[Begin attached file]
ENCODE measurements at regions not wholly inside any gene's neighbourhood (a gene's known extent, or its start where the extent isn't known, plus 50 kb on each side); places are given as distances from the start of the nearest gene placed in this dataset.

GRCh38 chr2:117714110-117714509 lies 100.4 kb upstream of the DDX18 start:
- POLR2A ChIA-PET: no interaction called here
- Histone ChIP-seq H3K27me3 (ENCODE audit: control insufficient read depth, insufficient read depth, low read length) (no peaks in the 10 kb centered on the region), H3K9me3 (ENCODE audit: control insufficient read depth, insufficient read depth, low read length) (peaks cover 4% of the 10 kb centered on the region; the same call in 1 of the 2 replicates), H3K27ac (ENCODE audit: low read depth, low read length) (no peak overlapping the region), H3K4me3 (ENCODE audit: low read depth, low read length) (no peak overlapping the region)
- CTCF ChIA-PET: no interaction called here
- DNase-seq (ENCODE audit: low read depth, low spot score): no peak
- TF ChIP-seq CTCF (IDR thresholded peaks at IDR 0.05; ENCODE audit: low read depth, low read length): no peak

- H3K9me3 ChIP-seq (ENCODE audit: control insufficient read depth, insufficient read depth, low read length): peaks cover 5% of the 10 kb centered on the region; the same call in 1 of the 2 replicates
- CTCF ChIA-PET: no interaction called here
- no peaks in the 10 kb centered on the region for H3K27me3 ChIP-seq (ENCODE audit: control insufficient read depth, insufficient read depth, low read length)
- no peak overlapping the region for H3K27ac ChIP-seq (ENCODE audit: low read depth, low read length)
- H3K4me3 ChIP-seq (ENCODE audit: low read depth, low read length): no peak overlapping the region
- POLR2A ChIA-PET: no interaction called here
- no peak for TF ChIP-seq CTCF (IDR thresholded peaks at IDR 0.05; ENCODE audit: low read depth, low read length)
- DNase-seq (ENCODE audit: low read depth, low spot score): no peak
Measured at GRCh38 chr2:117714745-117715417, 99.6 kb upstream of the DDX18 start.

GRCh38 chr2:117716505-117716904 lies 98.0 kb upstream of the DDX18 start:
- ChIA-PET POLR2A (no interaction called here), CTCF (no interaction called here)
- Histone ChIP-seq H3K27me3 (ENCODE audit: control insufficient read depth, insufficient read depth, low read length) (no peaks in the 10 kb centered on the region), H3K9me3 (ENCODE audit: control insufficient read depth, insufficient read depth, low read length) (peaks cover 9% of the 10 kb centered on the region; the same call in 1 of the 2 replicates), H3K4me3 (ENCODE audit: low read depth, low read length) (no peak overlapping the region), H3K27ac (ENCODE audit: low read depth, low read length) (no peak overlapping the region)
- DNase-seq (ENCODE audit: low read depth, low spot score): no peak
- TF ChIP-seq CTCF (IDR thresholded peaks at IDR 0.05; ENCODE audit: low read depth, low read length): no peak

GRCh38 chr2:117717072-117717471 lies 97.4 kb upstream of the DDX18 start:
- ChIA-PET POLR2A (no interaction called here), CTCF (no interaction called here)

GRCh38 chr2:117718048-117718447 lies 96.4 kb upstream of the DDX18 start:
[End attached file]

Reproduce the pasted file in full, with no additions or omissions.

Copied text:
ENCODE measurements at regions not wholly inside any gene's neighbourhood (a gene's known extent, or its start where the extent isn't known, plus 50 kb on each side); places are given as distances from the start of the nearest gene placed in this dataset.

GRCh38 chr2:117714110-117714509 lies 100.4 kb upstream of the DDX18 start:
- POLR2A ChIA-PET: no interaction called here
- Histone ChIP-seq H3K27me3 (ENCODE audit: control insufficient read depth, insufficient read depth, low read length) (no peaks in the 10 kb centered on the region), H3K9me3 (ENCODE audit: control insufficient read depth, insufficient read depth, low read length) (peaks cover 4% of the 10 kb centered on the region; the same call in 1 of the 2 replicates), H3K27ac (ENCODE audit: low read depth, low read length) (no peak overlapping the region), H3K4me3 (ENCODE audit: low read depth, low read length) (no peak overlapping the region)
- CTCF ChIA-PET: no interaction called here
- DNase-seq (ENCODE audit: low read depth, low spot score): no peak
- TF ChIP-seq CTCF (IDR thresholded peaks at IDR 0.05; ENCODE audit: low read depth, low read length): no peak

- H3K9me3 ChIP-seq (ENCODE audit: control insufficient read depth, insufficient read depth, low read length): peaks cover 5% of the 10 kb centered on the region; the same call in 1 of the 2 replicates
- CTCF ChIA-PET: no interaction called here
- no peaks in the 10 kb centered on the region for H3K27me3 ChIP-seq (ENCODE audit: control insufficient read depth, insufficient read depth, low read length)
- no peak overlapping the region for H3K27ac ChIP-seq (ENCODE audit: low read depth, low read length)
- H3K4me3 ChIP-seq (ENCODE audit: low read depth, low read length): no peak overlapping the region
- POLR2A ChIA-PET: no interaction called here
- no peak for TF ChIP-seq CTCF (IDR thresholded peaks at IDR 0.05; ENCODE audit: low read depth, low read length)
- DNase-seq (ENCODE audit: low read depth, low spot score): no peak
Measured at GRCh38 chr2:117714745-117715417, 99.6 kb upstream of the DDX18 start.

GRCh38 chr2:117716505-117716904 lies 98.0 kb upstream of the DDX18 start:
- ChIA-PET POLR2A (no interaction called here), CTCF (no interaction called here)
- Histone ChIP-seq H3K27me3 (ENCODE audit: control insufficient read depth, insufficient read depth, low read length) (no peaks in the 10 kb centered on the region), H3K9me3 (ENCODE audit: control insufficient read depth, insufficient read depth, low read length) (peaks cover 9% of the 10 kb centered on the region; the same call in 1 of the 2 replicates), H3K4me3 (ENCODE audit: low read depth, low read length) (no peak overlapping the region), H3K27ac (ENCODE audit: low read depth, low read length) (no peak overlapping the region)
- DNase-seq (ENCODE audit: low read depth, low spot score): no peak
- TF ChIP-seq CTCF (IDR thresholded peaks at IDR 0.05; ENCODE audit: low read depth, low read length): no peak

GRCh38 chr2:117717072-117717471 lies 97.4 kb upstream of the DDX18 start:
- ChIA-PET POLR2A (no interaction called here), CTCF (no interaction called here)

GRCh38 chr2:117718048-117718447 lies 96.4 kb upstream of the DDX18 start: